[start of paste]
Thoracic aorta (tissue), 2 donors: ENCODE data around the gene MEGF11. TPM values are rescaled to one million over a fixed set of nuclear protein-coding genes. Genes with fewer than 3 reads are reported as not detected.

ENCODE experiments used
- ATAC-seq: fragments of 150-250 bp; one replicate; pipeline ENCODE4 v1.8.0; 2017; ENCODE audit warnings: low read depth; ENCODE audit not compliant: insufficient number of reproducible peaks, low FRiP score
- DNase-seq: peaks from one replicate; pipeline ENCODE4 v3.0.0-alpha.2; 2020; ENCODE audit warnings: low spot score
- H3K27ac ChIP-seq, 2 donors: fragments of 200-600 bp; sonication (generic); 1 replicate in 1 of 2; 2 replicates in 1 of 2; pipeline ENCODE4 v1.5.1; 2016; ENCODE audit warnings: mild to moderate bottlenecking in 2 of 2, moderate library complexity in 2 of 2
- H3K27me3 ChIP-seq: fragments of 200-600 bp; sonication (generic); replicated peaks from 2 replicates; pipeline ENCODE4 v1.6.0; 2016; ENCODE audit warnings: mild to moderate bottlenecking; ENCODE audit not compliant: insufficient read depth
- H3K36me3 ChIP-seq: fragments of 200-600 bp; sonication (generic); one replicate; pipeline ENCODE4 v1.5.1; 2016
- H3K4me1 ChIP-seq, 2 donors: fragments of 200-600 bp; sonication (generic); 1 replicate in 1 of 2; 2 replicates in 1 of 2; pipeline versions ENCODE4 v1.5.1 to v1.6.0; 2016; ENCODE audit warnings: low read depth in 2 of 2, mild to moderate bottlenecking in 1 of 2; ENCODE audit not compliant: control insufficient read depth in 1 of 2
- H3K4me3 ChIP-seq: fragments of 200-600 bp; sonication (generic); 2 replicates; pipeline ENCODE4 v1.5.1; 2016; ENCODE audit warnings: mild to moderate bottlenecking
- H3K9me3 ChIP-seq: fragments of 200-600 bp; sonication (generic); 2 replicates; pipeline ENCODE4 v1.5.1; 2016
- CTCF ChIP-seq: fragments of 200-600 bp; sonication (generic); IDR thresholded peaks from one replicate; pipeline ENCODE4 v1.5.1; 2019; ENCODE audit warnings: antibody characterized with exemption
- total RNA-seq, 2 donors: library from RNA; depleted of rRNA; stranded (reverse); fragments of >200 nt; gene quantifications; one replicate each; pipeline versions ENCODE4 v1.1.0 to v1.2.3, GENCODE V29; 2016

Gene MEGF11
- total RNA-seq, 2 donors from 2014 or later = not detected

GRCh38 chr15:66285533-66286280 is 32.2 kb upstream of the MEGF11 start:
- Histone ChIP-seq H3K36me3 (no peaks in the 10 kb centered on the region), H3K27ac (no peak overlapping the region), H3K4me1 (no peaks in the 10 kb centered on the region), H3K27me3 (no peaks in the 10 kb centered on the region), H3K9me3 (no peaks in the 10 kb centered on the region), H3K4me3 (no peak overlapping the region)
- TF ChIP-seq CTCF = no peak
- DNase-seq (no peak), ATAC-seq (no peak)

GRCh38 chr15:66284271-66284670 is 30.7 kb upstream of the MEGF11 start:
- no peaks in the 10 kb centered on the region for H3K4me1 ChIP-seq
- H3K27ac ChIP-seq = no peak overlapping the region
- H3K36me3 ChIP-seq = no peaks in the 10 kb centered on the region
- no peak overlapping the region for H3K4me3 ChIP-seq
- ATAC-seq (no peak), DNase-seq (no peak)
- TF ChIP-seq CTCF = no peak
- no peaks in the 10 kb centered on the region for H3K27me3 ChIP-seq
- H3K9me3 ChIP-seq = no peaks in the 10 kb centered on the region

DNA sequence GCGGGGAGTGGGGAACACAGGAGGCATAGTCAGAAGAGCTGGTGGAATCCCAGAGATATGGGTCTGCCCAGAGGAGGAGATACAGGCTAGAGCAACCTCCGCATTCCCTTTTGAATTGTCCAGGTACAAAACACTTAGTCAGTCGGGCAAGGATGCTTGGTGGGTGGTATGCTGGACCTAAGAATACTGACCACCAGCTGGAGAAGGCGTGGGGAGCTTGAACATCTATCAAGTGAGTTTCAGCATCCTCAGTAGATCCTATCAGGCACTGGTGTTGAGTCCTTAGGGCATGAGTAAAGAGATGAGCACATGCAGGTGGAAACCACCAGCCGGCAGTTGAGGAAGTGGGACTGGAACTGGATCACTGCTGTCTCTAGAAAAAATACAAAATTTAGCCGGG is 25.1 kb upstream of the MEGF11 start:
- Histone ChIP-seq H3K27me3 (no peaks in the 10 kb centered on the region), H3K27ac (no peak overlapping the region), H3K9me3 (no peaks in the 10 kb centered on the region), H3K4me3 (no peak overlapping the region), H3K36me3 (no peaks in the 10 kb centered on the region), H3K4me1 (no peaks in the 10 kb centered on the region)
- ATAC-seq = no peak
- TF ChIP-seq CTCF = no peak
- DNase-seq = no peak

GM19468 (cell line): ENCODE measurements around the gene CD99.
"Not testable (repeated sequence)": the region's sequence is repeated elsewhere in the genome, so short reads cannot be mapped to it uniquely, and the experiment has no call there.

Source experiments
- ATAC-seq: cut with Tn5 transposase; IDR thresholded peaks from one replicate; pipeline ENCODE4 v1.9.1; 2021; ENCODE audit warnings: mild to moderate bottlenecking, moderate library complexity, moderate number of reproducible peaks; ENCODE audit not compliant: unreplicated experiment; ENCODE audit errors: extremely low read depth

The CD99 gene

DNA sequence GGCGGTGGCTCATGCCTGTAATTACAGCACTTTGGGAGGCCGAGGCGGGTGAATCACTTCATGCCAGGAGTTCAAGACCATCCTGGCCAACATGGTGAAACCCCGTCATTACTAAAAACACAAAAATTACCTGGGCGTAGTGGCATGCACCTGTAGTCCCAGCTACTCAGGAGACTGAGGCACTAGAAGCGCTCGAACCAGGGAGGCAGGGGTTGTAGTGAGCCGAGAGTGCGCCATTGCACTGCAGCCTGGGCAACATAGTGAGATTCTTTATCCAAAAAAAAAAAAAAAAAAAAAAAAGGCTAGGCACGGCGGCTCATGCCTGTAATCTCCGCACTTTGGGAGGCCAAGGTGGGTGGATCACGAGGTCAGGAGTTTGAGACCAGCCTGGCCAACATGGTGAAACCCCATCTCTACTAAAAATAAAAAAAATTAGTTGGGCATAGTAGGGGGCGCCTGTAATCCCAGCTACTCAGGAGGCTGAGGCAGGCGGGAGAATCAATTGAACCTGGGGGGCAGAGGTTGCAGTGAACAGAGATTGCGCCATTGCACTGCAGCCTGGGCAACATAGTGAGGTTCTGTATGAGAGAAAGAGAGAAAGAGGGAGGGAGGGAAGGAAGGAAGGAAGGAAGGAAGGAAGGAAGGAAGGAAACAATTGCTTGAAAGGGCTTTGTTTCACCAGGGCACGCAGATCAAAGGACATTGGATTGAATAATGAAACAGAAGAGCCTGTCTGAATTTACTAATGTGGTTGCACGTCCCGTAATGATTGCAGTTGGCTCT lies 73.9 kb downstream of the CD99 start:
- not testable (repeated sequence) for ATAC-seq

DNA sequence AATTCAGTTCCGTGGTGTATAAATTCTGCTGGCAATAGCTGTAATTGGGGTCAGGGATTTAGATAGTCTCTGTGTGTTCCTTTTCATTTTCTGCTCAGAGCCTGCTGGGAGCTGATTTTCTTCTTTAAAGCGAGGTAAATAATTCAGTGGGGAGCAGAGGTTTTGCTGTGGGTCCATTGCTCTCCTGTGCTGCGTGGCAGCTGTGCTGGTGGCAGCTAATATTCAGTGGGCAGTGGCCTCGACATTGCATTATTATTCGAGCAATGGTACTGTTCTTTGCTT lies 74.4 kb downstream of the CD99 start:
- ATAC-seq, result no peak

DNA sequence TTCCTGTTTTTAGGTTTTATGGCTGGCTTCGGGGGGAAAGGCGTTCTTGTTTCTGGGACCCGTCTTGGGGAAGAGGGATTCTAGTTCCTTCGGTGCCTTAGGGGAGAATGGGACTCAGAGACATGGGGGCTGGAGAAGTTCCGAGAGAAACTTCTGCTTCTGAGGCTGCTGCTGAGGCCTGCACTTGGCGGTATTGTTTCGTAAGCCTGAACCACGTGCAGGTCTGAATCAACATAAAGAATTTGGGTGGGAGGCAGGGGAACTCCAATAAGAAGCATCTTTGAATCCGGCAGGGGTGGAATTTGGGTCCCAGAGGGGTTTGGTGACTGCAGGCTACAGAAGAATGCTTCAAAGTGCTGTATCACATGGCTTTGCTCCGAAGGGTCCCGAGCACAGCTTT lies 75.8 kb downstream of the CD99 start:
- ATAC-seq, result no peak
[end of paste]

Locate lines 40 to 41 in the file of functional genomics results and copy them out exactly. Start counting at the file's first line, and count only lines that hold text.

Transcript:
DNA sequence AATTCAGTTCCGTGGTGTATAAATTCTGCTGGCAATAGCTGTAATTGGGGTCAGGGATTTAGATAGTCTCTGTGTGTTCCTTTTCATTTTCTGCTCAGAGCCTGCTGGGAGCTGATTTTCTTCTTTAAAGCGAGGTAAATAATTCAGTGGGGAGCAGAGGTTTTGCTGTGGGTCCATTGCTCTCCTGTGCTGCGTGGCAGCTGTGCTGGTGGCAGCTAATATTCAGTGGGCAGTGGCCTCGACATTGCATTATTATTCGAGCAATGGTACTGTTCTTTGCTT lies 74.4 kb downstream of the CD99 start:
- ATAC-seq, result no peak